Rutgers defensive players offer Big Ten scouting report of Indiana's offense
PISCATAWAY — Entering the season, Indiana featured what many thought would be the Big Ten's most explosive offense, averaging more than 500 yards in 2013.
But versatile quarterback Nate Sudfeld suffered a season-ending shoulder surgery, and now coach Kevin Wilson is on to third-stringer Zander Diamont, a true freshman.
Rutgers' defensive players this week broke down Indiana's top three influential offensive players.
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Diamont: Wilson said earlier in the week that Diamont gets "hyperness" when having to make multiple reads, typical of a young player. He didn't discount cutting the field in half depending on Rutgers' defensive look.
"If we can really stop this run game and force them to pass the ball, that'll be a negative for them," safety Johnathan Aiken said. "For (Diamont) to throw is an advantage for us. We just have to stop the run, and that's what we have to focus on. ... (Coordinator Joe Rossi) put in a coverage this week just to stop the run, and that's what we're going with."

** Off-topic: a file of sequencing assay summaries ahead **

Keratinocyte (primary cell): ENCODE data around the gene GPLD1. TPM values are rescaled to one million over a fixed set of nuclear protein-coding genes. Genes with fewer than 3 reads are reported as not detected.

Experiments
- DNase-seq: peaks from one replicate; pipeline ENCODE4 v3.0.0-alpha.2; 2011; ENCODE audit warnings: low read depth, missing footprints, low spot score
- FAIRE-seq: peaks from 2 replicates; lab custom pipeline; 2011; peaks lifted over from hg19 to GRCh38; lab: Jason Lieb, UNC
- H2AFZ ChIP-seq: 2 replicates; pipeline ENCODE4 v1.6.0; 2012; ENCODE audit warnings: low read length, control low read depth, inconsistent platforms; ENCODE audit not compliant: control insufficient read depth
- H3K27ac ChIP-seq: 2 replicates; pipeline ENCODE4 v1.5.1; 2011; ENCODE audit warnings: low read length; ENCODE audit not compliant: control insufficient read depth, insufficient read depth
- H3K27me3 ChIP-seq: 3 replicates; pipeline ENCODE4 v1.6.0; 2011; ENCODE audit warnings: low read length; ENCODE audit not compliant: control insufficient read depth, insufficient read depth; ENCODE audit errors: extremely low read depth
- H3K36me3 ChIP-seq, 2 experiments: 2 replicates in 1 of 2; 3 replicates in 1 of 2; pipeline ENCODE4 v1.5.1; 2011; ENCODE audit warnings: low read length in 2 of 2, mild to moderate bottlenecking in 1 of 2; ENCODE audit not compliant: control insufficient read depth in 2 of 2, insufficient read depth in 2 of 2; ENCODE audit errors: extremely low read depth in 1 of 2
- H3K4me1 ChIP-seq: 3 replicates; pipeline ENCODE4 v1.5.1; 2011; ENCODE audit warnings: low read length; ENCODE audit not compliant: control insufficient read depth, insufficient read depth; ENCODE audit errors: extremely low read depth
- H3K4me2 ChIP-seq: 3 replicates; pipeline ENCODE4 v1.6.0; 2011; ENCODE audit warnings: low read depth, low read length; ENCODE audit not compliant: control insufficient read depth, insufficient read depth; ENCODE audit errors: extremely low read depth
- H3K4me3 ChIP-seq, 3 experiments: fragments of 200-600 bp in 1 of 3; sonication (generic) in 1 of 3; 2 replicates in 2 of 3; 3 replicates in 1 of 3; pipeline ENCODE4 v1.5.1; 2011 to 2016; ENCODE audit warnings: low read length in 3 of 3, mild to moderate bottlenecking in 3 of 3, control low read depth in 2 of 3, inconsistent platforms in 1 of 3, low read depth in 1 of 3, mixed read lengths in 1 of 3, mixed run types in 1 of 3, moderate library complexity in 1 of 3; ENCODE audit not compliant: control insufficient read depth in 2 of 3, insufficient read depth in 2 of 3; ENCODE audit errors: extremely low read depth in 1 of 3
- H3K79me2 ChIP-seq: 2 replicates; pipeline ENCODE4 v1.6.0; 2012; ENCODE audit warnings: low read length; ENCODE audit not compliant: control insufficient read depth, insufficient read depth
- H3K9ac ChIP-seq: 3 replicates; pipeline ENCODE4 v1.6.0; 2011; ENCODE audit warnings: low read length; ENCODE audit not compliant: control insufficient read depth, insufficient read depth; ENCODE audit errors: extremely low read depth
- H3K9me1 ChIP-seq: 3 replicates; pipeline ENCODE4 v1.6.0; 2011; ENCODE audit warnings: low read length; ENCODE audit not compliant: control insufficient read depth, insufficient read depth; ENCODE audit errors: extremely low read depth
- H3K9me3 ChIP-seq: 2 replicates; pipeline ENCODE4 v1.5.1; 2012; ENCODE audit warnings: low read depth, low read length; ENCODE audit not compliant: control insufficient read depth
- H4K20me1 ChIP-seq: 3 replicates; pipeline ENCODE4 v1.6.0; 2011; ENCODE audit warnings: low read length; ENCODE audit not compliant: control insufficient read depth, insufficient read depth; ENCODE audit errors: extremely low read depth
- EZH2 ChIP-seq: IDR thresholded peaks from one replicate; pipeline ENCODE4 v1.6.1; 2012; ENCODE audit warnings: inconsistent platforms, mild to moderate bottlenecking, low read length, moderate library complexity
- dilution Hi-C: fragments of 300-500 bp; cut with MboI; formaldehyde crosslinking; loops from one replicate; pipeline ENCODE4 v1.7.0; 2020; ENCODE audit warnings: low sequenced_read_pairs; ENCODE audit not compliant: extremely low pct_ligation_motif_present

Running back Tevin Coleman: The nation's second-leading rusher takes advantage still sees plenty of defenders at the line of scrimmage despite Wilson's spread offense. He's a bruiser that becomes more effective as the game wears on, defensive tackle Darius Hamilton said.
"When that running back is running the way he normally runs, that kid's (Diamont) got time because the box is stacked," Hamilton said. "One thing I've noticed is (Diamont's) very elusive runner. There were a couple of times in that Penn State game where they did zone read and he was able to make that linebacker miss one-on-one."
Wide receiver Shane Wynn: The 5-foot-7, 167-pounder reminds cornerback Nadir Barnwell of former Scarlet Knight Tim Brown, among others. He says Indiana tends to get Wynn the ball on jet sweeps, deeper routes and open-field cuts.
"He's good. He has good speed," Barnwell said. "They try to put the ball in his hands in open field. We're really going to have to focus on containing the run and containing him."